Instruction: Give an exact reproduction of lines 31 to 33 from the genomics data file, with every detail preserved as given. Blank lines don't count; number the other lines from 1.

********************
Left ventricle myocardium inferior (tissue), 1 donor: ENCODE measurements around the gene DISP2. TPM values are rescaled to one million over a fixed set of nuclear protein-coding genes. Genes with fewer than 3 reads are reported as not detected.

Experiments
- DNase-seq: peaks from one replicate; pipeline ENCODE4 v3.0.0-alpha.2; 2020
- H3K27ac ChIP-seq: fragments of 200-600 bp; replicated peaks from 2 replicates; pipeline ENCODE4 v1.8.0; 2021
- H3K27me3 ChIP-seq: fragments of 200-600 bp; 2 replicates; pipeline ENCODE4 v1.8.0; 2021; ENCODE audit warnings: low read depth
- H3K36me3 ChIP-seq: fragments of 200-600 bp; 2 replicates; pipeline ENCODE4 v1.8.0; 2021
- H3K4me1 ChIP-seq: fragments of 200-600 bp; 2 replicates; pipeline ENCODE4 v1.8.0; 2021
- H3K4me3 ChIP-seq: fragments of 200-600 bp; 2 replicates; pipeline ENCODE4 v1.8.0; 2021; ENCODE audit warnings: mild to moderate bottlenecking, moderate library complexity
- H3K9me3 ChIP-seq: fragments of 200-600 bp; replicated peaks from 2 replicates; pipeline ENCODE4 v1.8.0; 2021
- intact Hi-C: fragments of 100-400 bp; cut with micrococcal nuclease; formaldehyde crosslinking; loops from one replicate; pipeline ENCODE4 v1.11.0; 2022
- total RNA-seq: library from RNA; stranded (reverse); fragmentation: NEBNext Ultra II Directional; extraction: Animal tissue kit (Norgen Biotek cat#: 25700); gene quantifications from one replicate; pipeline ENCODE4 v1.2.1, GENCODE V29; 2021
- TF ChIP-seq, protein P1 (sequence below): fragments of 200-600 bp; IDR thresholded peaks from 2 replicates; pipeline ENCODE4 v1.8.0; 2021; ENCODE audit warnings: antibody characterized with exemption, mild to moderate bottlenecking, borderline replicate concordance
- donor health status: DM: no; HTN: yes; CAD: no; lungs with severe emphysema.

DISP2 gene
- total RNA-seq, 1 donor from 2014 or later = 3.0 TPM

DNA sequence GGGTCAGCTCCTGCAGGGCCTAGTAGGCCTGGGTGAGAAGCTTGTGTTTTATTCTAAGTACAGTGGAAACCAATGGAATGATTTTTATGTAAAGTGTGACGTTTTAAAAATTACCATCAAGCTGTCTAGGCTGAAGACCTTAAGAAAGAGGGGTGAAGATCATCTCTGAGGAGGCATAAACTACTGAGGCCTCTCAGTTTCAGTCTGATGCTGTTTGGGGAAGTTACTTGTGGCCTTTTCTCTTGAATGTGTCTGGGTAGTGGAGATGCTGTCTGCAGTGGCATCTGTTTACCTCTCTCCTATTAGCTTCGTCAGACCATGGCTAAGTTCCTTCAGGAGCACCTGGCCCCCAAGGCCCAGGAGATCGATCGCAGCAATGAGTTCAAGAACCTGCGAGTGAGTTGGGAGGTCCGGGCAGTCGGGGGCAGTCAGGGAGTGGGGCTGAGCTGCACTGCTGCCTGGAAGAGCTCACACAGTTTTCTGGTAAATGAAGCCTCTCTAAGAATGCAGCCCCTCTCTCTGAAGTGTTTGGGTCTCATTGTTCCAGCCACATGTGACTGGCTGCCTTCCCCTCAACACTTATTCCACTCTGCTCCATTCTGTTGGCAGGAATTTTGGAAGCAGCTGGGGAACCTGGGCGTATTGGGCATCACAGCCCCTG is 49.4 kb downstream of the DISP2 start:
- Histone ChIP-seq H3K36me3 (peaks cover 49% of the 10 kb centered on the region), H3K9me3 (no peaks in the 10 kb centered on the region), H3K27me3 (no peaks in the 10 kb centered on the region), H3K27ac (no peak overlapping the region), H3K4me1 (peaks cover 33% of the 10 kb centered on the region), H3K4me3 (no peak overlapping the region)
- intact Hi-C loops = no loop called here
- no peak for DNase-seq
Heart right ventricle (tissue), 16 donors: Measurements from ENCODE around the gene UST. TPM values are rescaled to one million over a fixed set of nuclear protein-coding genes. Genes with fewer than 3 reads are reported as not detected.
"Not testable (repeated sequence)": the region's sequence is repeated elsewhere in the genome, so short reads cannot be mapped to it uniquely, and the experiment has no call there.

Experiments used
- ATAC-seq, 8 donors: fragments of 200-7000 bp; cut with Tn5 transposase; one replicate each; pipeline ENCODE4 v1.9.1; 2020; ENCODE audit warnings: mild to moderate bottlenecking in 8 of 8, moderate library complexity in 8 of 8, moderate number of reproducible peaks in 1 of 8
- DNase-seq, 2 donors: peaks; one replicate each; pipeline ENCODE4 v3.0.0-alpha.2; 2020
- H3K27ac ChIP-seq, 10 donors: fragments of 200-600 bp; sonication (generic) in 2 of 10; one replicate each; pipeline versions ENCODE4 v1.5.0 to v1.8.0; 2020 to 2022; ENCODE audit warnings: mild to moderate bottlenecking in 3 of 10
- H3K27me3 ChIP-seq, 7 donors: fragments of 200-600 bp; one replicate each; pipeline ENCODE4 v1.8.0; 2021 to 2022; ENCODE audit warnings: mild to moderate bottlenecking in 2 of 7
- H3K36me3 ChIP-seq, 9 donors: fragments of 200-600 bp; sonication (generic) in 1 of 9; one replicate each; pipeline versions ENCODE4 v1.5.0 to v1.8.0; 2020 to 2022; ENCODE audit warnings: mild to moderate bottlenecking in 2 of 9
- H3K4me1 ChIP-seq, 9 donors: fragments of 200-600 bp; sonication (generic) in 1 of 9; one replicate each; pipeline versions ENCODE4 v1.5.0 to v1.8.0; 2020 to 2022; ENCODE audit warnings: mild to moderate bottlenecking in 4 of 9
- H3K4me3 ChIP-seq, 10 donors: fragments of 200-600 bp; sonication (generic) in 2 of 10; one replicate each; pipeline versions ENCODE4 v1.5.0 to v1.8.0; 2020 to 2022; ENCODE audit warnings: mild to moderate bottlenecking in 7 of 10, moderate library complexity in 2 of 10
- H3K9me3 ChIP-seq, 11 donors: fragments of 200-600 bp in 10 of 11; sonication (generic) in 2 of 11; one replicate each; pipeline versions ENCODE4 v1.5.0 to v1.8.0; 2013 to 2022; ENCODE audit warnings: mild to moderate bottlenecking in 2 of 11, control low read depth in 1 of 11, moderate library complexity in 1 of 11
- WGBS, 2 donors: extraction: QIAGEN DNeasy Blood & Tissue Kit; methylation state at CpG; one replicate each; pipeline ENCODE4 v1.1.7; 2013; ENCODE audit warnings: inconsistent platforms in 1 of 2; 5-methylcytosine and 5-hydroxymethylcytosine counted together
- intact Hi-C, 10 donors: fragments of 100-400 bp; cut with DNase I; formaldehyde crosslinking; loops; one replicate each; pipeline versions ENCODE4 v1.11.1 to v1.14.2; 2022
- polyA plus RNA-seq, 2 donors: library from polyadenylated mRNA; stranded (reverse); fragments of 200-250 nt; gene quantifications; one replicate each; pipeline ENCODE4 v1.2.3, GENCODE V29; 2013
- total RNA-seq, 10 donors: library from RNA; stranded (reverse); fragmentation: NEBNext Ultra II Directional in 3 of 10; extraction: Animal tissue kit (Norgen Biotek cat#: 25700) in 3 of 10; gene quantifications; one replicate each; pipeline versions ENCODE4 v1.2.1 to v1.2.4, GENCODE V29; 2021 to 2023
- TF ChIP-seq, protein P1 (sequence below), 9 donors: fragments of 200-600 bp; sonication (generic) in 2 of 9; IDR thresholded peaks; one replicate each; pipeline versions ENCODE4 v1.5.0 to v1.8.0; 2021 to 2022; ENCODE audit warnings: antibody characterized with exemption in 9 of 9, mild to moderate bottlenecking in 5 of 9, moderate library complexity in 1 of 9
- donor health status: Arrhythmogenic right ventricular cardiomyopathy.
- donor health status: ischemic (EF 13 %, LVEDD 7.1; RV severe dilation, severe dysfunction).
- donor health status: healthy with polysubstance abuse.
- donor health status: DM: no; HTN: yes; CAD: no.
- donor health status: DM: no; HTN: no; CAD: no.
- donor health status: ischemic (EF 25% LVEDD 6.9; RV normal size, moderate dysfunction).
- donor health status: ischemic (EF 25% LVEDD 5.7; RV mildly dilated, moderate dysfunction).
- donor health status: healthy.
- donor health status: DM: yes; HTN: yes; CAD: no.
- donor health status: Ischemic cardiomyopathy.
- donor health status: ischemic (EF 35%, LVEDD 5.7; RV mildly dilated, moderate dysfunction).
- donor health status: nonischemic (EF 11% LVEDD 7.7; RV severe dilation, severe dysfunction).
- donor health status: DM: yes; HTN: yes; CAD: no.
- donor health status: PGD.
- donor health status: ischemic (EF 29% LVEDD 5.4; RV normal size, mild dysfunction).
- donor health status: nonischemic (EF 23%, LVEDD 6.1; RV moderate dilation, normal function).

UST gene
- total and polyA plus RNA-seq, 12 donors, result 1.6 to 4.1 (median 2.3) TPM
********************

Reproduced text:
- WGBS, 2 donors: extraction: QIAGEN DNeasy Blood & Tissue Kit; methylation state at CpG; one replicate each; pipeline ENCODE4 v1.1.7; 2013; ENCODE audit warnings: inconsistent platforms in 1 of 2; 5-methylcytosine and 5-hydroxymethylcytosine counted together
- intact Hi-C, 10 donors: fragments of 100-400 bp; cut with DNase I; formaldehyde crosslinking; loops; one replicate each; pipeline versions ENCODE4 v1.11.1 to v1.14.2; 2022
- polyA plus RNA-seq, 2 donors: library from polyadenylated mRNA; stranded (reverse); fragments of 200-250 nt; gene quantifications; one replicate each; pipeline ENCODE4 v1.2.3, GENCODE V29; 2013